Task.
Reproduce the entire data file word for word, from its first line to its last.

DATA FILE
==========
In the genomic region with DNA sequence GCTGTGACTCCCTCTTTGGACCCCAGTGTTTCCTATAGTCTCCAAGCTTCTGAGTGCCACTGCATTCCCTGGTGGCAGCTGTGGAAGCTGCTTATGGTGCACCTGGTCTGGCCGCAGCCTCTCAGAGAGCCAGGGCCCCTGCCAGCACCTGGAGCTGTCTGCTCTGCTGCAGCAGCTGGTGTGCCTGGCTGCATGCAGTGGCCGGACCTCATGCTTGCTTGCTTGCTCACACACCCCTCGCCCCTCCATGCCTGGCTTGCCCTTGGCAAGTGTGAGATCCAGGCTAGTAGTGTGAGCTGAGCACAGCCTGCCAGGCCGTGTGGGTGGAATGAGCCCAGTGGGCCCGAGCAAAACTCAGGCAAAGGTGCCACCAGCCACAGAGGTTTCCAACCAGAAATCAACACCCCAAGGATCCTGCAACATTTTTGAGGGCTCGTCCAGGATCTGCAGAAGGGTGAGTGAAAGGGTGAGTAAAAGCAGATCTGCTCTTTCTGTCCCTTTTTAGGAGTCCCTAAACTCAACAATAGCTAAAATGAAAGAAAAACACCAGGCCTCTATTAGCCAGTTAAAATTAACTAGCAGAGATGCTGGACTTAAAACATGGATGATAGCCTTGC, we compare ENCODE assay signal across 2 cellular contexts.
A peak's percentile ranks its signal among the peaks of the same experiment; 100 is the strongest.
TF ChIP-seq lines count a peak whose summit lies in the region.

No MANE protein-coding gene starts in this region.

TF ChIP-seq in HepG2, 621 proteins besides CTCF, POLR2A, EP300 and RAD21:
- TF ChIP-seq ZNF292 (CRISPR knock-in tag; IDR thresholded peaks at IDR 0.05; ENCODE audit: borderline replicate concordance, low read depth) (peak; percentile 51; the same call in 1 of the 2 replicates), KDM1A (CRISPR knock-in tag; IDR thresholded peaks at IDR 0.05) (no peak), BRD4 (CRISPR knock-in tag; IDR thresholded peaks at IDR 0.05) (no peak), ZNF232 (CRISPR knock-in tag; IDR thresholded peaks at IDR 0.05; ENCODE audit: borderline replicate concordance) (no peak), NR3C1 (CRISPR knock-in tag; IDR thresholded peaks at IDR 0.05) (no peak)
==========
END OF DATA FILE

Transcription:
In the genomic region with DNA sequence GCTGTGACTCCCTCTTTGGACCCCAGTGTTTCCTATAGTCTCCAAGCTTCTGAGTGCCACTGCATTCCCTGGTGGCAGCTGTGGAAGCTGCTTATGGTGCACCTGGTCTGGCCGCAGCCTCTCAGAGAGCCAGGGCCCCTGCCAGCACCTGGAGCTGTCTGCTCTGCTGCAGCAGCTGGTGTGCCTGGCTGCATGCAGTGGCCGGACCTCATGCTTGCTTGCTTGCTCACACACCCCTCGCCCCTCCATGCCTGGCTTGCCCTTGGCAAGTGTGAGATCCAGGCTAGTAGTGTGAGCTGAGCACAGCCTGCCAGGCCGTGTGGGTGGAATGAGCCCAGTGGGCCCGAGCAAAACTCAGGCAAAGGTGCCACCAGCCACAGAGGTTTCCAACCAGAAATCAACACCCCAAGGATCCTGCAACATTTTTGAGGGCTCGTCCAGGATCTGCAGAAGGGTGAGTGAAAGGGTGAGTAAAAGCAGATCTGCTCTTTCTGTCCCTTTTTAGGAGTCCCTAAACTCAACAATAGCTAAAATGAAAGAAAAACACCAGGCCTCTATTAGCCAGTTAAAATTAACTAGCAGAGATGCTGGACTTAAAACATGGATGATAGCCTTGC, we compare ENCODE assay signal across 2 cellular contexts.
A peak's percentile ranks its signal among the peaks of the same experiment; 100 is the strongest.
TF ChIP-seq lines count a peak whose summit lies in the region.

No MANE protein-coding gene starts in this region.

TF ChIP-seq in HepG2, 621 proteins besides CTCF, POLR2A, EP300 and RAD21:
- TF ChIP-seq ZNF292 (CRISPR knock-in tag; IDR thresholded peaks at IDR 0.05; ENCODE audit: borderline replicate concordance, low read depth) (peak; percentile 51; the same call in 1 of the 2 replicates), KDM1A (CRISPR knock-in tag; IDR thresholded peaks at IDR 0.05) (no peak), BRD4 (CRISPR knock-in tag; IDR thresholded peaks at IDR 0.05) (no peak), ZNF232 (CRISPR knock-in tag; IDR thresholded peaks at IDR 0.05; ENCODE audit: borderline replicate concordance) (no peak), NR3C1 (CRISPR knock-in tag; IDR thresholded peaks at IDR 0.05) (no peak)